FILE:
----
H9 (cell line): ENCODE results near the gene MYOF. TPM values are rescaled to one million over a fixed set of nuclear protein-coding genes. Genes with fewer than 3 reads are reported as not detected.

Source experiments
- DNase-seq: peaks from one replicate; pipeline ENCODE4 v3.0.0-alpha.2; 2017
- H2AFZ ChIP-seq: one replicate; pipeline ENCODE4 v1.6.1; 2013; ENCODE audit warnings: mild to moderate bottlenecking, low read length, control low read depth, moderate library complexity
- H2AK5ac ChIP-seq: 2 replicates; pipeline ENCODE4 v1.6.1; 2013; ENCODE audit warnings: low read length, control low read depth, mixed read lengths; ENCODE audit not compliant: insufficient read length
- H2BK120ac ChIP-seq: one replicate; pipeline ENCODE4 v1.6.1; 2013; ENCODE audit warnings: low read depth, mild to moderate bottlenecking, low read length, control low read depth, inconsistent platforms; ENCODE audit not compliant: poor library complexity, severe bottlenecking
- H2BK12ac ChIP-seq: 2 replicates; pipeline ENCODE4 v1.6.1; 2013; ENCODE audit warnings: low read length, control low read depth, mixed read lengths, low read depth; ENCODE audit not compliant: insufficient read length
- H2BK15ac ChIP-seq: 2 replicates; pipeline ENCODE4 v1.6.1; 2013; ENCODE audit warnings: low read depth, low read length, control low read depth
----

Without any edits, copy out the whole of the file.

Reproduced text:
H9 (cell line): ENCODE results near the gene MYOF. TPM values are rescaled to one million over a fixed set of nuclear protein-coding genes. Genes with fewer than 3 reads are reported as not detected.

Source experiments
- DNase-seq: peaks from one replicate; pipeline ENCODE4 v3.0.0-alpha.2; 2017
- H2AFZ ChIP-seq: one replicate; pipeline ENCODE4 v1.6.1; 2013; ENCODE audit warnings: mild to moderate bottlenecking, low read length, control low read depth, moderate library complexity
- H2AK5ac ChIP-seq: 2 replicates; pipeline ENCODE4 v1.6.1; 2013; ENCODE audit warnings: low read length, control low read depth, mixed read lengths; ENCODE audit not compliant: insufficient read length
- H2BK120ac ChIP-seq: one replicate; pipeline ENCODE4 v1.6.1; 2013; ENCODE audit warnings: low read depth, mild to moderate bottlenecking, low read length, control low read depth, inconsistent platforms; ENCODE audit not compliant: poor library complexity, severe bottlenecking
- H2BK12ac ChIP-seq: 2 replicates; pipeline ENCODE4 v1.6.1; 2013; ENCODE audit warnings: low read length, control low read depth, mixed read lengths, low read depth; ENCODE audit not compliant: insufficient read length
- H2BK15ac ChIP-seq: 2 replicates; pipeline ENCODE4 v1.6.1; 2013; ENCODE audit warnings: low read depth, low read length, control low read depth